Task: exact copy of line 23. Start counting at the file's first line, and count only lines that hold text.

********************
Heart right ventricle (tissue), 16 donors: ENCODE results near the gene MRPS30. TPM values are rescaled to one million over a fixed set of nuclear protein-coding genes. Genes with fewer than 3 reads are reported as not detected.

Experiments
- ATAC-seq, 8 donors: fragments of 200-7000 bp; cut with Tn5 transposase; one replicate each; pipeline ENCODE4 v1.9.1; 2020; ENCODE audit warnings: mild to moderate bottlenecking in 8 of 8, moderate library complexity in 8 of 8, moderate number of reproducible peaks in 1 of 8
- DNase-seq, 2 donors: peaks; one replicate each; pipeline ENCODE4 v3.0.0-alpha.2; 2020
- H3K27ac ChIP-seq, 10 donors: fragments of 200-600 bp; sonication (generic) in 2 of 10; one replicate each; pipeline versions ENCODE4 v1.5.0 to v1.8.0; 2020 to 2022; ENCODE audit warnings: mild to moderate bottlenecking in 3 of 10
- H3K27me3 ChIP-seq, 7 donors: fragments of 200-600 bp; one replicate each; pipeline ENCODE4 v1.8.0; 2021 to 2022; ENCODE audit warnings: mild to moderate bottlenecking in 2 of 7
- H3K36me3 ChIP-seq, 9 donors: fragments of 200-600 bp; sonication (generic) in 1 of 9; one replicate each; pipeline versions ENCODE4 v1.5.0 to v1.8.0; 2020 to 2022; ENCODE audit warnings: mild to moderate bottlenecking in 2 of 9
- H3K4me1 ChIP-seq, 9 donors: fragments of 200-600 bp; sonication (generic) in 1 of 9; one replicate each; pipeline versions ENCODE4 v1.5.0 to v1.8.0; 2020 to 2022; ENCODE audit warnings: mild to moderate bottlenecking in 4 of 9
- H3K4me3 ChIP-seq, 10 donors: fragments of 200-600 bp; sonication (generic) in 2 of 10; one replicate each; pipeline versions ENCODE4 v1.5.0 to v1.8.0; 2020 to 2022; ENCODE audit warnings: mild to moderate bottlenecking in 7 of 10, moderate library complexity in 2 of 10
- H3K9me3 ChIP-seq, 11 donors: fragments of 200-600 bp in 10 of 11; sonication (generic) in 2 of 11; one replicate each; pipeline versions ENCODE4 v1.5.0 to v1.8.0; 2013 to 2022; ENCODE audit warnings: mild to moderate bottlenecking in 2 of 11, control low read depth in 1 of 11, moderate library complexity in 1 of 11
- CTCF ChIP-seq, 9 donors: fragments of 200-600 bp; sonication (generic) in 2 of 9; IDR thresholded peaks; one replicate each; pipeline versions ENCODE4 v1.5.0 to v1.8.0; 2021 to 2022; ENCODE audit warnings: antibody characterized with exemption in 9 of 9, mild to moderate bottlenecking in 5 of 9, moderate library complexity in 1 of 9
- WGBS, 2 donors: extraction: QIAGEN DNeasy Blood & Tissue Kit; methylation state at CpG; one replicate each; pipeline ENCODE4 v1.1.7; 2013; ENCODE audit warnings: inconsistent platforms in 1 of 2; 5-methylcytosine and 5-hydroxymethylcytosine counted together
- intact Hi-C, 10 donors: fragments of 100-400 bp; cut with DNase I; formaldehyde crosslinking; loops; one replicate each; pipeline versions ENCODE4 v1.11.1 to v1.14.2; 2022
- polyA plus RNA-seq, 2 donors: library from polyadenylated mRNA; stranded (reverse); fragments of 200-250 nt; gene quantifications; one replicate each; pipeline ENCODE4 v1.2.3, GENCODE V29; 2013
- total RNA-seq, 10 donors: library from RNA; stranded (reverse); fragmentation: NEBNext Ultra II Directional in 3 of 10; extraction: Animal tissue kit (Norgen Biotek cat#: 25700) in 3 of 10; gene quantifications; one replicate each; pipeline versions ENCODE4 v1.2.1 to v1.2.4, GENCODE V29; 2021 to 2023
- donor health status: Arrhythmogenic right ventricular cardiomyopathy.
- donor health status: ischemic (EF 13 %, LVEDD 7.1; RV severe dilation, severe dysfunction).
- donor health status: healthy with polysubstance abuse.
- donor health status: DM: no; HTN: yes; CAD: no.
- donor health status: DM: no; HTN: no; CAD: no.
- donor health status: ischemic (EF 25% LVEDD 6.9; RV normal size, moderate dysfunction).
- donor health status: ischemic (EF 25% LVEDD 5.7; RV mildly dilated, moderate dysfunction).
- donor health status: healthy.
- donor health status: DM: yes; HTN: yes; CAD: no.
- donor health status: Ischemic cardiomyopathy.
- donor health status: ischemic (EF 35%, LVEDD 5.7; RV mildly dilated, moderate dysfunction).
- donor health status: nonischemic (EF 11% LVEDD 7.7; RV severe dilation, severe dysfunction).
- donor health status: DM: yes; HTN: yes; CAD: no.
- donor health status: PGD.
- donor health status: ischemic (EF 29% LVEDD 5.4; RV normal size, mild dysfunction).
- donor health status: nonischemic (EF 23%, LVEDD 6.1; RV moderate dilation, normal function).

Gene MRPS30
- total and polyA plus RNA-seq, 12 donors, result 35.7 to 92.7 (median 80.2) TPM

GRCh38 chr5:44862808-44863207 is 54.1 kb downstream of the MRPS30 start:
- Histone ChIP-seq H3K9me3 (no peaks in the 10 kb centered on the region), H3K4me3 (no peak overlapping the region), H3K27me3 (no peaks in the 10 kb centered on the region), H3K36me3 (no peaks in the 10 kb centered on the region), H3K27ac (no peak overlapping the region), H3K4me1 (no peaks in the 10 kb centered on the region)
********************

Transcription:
- donor health status: healthy.